…The Italian Renaissance…is practically a mined-out vein….

It has been even more difficult to find paintings by the Netherlandish and German painters of the fifteenth and sixteenth centuries….

We had imagined it would be possible to buy major pictures by the greatest artists of eighteenth century France—Watteau, Boucher, Fragonard, Greuze, Chardin—but to our surprise, very few of these have been available.

Now that the Getty collection has at last been assembled with all its much-heralded highlights in place, one can say that despite several big exceptions among the Old Masters—including a powerful gold-ground Daddi triptych, Pontormo’s noble Halberdier, and Rembrandt’s meditative St. Bartholomew—the museum is strongest in nineteenth-century paintings, with three pictures by David that form one of the finest such ensembles outside France; a powerful Goya bullfight scene; a monumental Cézanne still life; and one of the landmarks of nineteenth-century art, Christ’s Entry into Brussels in 1889 by Ensor. Furthermore, the Getty’s extensive photography holdings are of very high quality, especially the collection assembled by the pioneering tastemaker Sam Wagstaff.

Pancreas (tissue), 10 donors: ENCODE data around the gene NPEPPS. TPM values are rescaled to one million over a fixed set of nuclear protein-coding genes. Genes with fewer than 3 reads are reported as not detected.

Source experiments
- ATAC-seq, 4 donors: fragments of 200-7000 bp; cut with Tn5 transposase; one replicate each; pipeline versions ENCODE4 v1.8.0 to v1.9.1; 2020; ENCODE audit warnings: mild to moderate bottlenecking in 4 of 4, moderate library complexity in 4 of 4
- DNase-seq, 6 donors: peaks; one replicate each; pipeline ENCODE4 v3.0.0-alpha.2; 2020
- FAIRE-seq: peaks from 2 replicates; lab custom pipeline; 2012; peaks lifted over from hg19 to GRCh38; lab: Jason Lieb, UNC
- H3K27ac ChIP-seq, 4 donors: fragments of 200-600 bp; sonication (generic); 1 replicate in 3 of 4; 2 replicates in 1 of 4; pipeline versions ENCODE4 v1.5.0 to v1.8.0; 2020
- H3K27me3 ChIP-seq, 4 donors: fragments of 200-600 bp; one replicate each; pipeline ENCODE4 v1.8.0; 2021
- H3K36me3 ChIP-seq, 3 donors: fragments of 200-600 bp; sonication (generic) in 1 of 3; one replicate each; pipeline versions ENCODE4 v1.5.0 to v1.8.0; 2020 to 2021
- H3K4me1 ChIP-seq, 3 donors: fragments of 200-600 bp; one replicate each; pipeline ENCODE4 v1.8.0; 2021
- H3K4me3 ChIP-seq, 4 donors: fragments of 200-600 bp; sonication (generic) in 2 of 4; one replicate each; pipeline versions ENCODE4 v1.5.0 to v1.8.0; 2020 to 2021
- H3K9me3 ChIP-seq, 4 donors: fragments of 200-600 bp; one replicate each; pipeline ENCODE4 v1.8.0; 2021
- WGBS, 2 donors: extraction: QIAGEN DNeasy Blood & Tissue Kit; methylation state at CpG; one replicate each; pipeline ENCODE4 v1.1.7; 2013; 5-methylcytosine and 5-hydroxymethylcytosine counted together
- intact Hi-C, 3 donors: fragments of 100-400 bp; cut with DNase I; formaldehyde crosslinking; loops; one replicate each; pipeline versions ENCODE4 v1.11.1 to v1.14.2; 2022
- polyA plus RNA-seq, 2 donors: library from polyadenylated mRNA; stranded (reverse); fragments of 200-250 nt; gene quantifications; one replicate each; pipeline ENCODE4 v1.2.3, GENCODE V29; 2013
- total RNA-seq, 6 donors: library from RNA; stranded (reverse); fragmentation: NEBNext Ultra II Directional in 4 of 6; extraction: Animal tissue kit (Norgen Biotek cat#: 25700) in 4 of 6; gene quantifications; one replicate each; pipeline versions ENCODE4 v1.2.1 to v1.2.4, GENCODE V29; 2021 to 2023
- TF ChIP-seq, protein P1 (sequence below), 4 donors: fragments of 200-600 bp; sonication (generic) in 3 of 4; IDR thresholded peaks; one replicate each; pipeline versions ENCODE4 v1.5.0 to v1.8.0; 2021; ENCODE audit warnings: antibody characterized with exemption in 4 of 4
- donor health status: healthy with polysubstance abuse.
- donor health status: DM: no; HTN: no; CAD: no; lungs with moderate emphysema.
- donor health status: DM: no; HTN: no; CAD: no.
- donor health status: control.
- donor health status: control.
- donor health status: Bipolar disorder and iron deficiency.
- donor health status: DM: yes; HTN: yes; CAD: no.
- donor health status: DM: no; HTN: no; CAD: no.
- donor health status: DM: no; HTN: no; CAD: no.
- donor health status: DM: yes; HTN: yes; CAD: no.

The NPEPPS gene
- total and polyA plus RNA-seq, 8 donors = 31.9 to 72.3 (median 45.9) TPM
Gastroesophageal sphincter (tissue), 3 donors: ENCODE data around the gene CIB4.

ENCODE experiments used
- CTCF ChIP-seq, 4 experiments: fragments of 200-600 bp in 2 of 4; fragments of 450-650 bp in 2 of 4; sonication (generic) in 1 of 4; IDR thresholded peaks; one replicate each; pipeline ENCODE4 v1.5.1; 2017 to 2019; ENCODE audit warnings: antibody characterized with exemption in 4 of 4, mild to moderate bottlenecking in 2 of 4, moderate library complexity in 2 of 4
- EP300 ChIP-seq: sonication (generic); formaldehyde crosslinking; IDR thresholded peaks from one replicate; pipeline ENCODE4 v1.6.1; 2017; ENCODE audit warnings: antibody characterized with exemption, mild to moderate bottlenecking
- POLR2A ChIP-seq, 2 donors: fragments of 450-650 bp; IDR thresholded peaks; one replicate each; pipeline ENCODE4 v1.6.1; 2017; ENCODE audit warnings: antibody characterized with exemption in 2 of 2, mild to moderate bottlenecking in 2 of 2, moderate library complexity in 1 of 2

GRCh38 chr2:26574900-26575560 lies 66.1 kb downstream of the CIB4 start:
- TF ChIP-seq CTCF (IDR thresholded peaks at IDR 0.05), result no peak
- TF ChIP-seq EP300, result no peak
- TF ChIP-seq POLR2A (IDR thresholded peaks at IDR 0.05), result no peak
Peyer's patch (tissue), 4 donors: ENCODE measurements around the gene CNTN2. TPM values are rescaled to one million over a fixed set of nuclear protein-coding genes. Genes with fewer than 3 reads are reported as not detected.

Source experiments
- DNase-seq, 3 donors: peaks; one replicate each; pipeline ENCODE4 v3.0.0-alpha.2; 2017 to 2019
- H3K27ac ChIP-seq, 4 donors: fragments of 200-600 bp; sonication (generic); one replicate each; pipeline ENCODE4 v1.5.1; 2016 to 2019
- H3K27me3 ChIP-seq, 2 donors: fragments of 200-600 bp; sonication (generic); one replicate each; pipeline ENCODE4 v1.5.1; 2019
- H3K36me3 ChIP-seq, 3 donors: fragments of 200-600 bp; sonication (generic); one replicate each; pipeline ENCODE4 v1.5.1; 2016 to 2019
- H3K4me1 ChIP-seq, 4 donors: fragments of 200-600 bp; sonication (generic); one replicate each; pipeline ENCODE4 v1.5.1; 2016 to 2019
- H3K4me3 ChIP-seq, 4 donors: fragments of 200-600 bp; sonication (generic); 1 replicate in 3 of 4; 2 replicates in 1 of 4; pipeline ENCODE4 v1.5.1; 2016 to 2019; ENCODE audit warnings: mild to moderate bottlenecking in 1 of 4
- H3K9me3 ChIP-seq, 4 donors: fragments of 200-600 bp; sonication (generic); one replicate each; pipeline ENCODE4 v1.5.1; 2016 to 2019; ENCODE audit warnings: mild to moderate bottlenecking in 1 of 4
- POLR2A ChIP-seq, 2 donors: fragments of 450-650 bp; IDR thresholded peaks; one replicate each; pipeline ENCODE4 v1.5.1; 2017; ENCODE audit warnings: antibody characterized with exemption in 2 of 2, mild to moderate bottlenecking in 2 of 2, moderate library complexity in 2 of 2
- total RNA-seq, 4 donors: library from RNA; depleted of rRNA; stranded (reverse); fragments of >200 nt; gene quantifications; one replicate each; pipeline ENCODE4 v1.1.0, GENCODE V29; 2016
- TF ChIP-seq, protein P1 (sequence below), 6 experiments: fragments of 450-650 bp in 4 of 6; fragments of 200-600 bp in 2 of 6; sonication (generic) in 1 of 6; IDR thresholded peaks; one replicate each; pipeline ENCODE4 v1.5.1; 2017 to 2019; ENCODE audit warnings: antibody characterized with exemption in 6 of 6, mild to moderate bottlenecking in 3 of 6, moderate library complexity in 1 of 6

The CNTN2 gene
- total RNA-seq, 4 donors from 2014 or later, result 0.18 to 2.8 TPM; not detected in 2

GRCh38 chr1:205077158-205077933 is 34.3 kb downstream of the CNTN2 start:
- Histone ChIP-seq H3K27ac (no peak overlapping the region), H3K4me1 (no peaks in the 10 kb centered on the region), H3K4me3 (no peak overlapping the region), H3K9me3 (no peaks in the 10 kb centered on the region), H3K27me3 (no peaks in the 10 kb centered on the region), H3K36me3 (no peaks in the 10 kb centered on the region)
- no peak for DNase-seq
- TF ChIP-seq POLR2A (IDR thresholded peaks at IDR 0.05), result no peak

The Getty certainly matches the excellence of many other American museums, and it marks a tremendous advance for Los Angeles, if for no other reason than it gives the region an internationally important art collection open to the public. Less ambitious in scope, less abundantly endowed, and less imposingly housed than the Getty, the Norton Simon Museum (the old Pasadena Art Museum, which Simon rescued financially and renamed for himself in 1974, the year the Getty Museum in Malibu opened) nonetheless has a number of much-admired Old Master pictures in its collection. On occasion the Simon and the Getty have jointly bought important works—including Poussin’s celebrated Holy Family at Rest on the Flight from Egypt from the Duke of Devonshire’s collection—and the museums exhibit them on a rotating basis.

The Simon’s president, Jennifer Jones Simon (the former movie actress and widow of the museum’s namesake), was a member of the Getty board of directors from 1984 to 1991. Harold Williams, the Getty Trust’s president and CEO since 1981, was the longtime head of Hunt Foods, the basis of Norton Simon’s fortune. He also served on the Simon Museum board from 1979 to 1991. Exploratory talks held several years ago discussed the possibility of the Getty’s absorbing the Simon in its entirety, but nothing came of those discussions.